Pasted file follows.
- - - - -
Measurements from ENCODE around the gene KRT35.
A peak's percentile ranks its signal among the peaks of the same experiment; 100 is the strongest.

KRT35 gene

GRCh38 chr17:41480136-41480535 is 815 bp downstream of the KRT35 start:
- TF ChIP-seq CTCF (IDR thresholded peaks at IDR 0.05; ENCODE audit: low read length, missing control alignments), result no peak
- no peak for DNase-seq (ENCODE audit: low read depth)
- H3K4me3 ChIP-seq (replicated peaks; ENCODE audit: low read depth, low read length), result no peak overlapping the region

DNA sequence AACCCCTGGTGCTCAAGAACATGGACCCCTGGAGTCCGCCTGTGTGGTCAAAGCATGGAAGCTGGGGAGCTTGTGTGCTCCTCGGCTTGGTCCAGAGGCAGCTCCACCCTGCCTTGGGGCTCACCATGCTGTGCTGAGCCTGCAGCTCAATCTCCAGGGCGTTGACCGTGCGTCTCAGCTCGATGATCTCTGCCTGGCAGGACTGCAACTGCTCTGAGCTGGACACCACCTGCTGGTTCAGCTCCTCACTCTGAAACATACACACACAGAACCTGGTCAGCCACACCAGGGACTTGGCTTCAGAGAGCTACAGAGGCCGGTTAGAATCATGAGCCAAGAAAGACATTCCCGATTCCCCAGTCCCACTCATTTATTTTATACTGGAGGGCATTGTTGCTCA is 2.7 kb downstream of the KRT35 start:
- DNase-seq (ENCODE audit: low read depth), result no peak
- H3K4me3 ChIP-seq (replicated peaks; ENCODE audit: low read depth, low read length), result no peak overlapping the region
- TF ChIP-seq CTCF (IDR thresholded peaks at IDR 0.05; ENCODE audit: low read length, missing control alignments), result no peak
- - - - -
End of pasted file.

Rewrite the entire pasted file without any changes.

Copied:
Measurements from ENCODE around the gene KRT35.
A peak's percentile ranks its signal among the peaks of the same experiment; 100 is the strongest.

KRT35 gene

GRCh38 chr17:41480136-41480535 is 815 bp downstream of the KRT35 start:
- TF ChIP-seq CTCF (IDR thresholded peaks at IDR 0.05; ENCODE audit: low read length, missing control alignments), result no peak
- no peak for DNase-seq (ENCODE audit: low read depth)
- H3K4me3 ChIP-seq (replicated peaks; ENCODE audit: low read depth, low read length), result no peak overlapping the region

DNA sequence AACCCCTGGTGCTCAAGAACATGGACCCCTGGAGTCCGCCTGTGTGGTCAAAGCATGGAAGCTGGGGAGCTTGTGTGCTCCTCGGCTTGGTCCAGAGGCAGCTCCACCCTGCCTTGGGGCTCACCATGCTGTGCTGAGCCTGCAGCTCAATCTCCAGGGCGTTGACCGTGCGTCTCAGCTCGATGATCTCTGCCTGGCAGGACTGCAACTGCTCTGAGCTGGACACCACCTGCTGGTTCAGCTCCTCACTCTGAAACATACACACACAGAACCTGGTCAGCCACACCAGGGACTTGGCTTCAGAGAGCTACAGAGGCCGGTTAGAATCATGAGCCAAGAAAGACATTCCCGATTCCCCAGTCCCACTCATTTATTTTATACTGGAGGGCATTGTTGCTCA is 2.7 kb downstream of the KRT35 start:
- DNase-seq (ENCODE audit: low read depth), result no peak
- H3K4me3 ChIP-seq (replicated peaks; ENCODE audit: low read depth, low read length), result no peak overlapping the region
- TF ChIP-seq CTCF (IDR thresholded peaks at IDR 0.05; ENCODE audit: low read length, missing control alignments), result no peak